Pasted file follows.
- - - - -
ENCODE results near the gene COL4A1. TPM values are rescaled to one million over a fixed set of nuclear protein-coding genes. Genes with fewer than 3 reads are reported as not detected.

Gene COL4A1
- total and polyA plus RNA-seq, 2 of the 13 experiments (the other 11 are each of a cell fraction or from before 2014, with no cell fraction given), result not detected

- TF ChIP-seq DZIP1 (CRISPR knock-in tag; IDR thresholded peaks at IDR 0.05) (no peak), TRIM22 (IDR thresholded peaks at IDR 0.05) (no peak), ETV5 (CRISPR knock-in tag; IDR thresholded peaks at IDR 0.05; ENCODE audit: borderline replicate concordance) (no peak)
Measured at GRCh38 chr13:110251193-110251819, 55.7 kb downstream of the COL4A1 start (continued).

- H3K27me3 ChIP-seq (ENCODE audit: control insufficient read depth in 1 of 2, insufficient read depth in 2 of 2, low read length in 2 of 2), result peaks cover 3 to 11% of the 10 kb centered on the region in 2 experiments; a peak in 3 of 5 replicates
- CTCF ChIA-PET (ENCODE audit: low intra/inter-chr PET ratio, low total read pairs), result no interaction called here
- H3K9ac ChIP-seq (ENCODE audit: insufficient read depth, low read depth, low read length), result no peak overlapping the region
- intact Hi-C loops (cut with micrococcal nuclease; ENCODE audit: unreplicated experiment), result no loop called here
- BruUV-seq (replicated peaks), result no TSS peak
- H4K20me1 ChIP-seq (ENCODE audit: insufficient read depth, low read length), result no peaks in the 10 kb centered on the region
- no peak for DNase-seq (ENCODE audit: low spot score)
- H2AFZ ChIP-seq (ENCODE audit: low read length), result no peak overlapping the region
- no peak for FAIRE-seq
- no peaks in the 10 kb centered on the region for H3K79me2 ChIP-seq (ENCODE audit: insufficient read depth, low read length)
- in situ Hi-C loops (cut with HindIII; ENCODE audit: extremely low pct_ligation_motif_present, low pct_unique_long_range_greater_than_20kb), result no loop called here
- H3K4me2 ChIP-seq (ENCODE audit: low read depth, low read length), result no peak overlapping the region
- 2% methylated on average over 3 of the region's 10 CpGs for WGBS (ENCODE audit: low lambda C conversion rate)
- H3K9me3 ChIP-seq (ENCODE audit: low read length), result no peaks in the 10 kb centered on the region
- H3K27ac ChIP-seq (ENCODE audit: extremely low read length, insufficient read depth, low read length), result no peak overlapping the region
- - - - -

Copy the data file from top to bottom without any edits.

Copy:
ENCODE results near the gene COL4A1. TPM values are rescaled to one million over a fixed set of nuclear protein-coding genes. Genes with fewer than 3 reads are reported as not detected.

Gene COL4A1
- total and polyA plus RNA-seq, 2 of the 13 experiments (the other 11 are each of a cell fraction or from before 2014, with no cell fraction given), result not detected

- TF ChIP-seq DZIP1 (CRISPR knock-in tag; IDR thresholded peaks at IDR 0.05) (no peak), TRIM22 (IDR thresholded peaks at IDR 0.05) (no peak), ETV5 (CRISPR knock-in tag; IDR thresholded peaks at IDR 0.05; ENCODE audit: borderline replicate concordance) (no peak)
Measured at GRCh38 chr13:110251193-110251819, 55.7 kb downstream of the COL4A1 start (continued).

- H3K27me3 ChIP-seq (ENCODE audit: control insufficient read depth in 1 of 2, insufficient read depth in 2 of 2, low read length in 2 of 2), result peaks cover 3 to 11% of the 10 kb centered on the region in 2 experiments; a peak in 3 of 5 replicates
- CTCF ChIA-PET (ENCODE audit: low intra/inter-chr PET ratio, low total read pairs), result no interaction called here
- H3K9ac ChIP-seq (ENCODE audit: insufficient read depth, low read depth, low read length), result no peak overlapping the region
- intact Hi-C loops (cut with micrococcal nuclease; ENCODE audit: unreplicated experiment), result no loop called here
- BruUV-seq (replicated peaks), result no TSS peak
- H4K20me1 ChIP-seq (ENCODE audit: insufficient read depth, low read length), result no peaks in the 10 kb centered on the region
- no peak for DNase-seq (ENCODE audit: low spot score)
- H2AFZ ChIP-seq (ENCODE audit: low read length), result no peak overlapping the region
- no peak for FAIRE-seq
- no peaks in the 10 kb centered on the region for H3K79me2 ChIP-seq (ENCODE audit: insufficient read depth, low read length)
- in situ Hi-C loops (cut with HindIII; ENCODE audit: extremely low pct_ligation_motif_present, low pct_unique_long_range_greater_than_20kb), result no loop called here
- H3K4me2 ChIP-seq (ENCODE audit: low read depth, low read length), result no peak overlapping the region
- 2% methylated on average over 3 of the region's 10 CpGs for WGBS (ENCODE audit: low lambda C conversion rate)
- H3K9me3 ChIP-seq (ENCODE audit: low read length), result no peaks in the 10 kb centered on the region
- H3K27ac ChIP-seq (ENCODE audit: extremely low read length, insufficient read depth, low read length), result no peak overlapping the region